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The Complete Starter’s Guide for 3D Printing Software

The software to use for 3D printing was never laid out for me when I started, and over time I learned more and more about different software I could use to make my printing much easier. To save others from spending time doing the same thing, I wanted to present the different software options for 3D printing.

First off, you need some software to create STL files, which is the standard for 3D printed models. Of course I will always recommend Blender for this task. Not because it’s free, but because it has the most compatibility for 3D printing. The addon 3DPrint Toolbox will help you create 3D Printer Friendly objects, checking for different features on each model.
NOTE: I don’t care what others say, you can create models with precise measurements with Blender. With a mixture of the Ruler Tool, edge length display, and basic transforms with numbers, you can accomplish the same thing as a CAD program (There are even more addons to help with such). Check out almost any BlenderGuru tutorial for more information. 
3D Pinter Slicer Software
After you have created a STL formatted model, you need to interpret that model into code the 3D printer can understand. The software used to create such, is called a “slicer”. The reason for the name, is that the slicer cuts the model into slices or layers, telling the height and length of each layer for the controller software. The recommended software to use is shown below:
Simplify3D*
Slic3r
Skeinforge**
3D Printer Controller
Once you have your model sliced into layer, you need to be able to send that code to the printer. While a lot of 3D printer manufacturers offer their own software, others rely on open source application to control their printers. Of course the open source solutions are not the best, they are free. Simplify3D offers a great controller for many different printers, and is by far my favorite of them all. Here are the different controllers I recommend:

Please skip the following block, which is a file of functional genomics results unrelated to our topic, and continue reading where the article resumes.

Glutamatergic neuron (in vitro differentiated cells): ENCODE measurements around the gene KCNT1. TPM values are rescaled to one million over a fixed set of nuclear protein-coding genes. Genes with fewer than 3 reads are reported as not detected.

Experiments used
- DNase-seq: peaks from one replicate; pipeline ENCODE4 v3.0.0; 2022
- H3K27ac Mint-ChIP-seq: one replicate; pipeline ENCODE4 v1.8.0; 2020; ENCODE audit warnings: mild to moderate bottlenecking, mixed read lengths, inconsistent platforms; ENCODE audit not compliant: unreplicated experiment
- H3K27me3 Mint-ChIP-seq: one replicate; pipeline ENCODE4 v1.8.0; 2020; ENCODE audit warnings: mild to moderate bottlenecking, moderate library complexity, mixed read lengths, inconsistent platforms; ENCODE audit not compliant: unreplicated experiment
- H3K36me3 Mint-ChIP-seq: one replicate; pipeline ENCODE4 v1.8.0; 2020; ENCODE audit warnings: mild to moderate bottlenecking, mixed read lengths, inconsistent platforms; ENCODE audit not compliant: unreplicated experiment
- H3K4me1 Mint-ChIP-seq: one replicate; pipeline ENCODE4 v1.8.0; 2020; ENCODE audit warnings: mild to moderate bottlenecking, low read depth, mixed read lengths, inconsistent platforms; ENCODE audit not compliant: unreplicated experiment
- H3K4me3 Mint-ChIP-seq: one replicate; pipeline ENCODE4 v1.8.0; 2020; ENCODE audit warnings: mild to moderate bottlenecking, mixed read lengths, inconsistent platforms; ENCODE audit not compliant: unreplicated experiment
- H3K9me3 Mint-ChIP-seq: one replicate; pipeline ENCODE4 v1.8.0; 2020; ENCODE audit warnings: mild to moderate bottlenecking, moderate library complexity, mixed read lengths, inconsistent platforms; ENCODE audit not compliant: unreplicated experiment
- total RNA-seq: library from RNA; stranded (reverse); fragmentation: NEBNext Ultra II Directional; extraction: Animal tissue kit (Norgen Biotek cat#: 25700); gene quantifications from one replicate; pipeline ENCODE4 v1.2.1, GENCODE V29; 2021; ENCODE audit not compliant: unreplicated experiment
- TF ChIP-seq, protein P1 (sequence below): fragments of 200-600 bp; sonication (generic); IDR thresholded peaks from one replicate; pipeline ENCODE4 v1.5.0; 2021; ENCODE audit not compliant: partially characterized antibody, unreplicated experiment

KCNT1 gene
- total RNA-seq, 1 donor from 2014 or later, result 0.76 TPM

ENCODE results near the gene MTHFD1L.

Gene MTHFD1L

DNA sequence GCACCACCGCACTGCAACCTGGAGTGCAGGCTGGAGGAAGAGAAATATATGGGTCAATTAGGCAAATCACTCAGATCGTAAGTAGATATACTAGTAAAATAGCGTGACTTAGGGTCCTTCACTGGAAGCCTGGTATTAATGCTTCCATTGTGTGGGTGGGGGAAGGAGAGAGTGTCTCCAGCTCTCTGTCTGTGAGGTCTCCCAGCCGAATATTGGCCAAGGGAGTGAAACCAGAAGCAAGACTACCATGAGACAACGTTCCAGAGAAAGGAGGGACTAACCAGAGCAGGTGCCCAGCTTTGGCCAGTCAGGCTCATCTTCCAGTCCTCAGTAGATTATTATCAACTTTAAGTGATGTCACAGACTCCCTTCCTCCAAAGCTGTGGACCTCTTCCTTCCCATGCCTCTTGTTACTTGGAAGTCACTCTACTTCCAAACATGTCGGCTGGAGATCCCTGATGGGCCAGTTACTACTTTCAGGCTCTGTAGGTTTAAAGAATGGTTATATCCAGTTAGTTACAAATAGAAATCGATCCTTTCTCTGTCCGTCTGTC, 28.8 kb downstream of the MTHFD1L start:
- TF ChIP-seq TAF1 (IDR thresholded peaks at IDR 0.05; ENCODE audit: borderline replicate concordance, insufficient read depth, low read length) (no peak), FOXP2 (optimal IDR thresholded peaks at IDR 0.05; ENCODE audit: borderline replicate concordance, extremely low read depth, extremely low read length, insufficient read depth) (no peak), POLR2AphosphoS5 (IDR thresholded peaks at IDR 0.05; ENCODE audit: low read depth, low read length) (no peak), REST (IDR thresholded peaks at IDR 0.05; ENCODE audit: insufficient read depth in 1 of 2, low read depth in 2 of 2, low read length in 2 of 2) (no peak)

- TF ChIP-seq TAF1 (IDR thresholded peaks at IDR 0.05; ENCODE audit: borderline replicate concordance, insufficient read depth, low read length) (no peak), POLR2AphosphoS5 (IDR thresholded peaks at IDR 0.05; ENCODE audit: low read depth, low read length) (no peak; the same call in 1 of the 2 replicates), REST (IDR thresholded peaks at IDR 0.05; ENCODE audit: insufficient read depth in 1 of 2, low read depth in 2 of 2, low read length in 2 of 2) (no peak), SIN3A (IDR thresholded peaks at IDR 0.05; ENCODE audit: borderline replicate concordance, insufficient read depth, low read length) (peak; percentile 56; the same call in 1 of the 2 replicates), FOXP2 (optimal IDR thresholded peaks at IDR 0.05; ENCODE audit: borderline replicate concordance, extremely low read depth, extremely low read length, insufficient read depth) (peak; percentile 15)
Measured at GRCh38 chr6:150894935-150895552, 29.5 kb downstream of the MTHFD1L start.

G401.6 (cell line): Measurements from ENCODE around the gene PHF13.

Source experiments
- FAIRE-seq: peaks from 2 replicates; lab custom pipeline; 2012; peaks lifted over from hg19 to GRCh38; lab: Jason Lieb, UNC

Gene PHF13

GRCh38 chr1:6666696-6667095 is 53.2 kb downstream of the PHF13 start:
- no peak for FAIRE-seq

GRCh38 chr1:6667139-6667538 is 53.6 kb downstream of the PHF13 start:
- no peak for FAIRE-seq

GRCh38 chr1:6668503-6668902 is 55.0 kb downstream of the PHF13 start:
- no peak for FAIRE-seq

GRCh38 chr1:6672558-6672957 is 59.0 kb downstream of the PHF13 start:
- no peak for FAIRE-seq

Simplify3D*
Matter Control
Repetier Host
Model Manipulation
Now you may think that’s all you need, but there are other applications to have on the side for model manipulation. If you are not using Simplify3D, you may find that you need some way of applying custom support structures to some models. If that is the case, MeshMixer is a great alternative. The program is created around a MakerBot replicator, but models can be exported to STL for use on any 3D printer.
There may be times when your model is too large for your printing platform, and cutting models into pieces can be a royal pain, especially making them 3D printer friendly afterwards. In such a case, a wonderful application called NetFabb is an awesome solution. The free version will give you basic cutting ability, and enough to work for many projects. If you want to be even easier, the private license offers a lot of extra features a lot of makers have found extremely useful.
Summary
Once you have a chosen your mix of software, you will have to ability to create, and effectively print any model you could possibly think of. You may notice that a lot of this software will work on Windows and OSX, and will even work on Linux. No matter what platform you’re on, you should be able to accomplish everything you need to. Make note, that this is not an entire list of software available, but simply a collective of recommended software. There are many other solutions, but are not near as powerful as the software mentioned in this article.
*Simplify3D is a commercial application, and requires the end user to purchase a license to use.
** Skeinforge is a perfect example of a maker’s dream slicer, offering more options than any other slicer, but is extremely hard to use, and calibrate.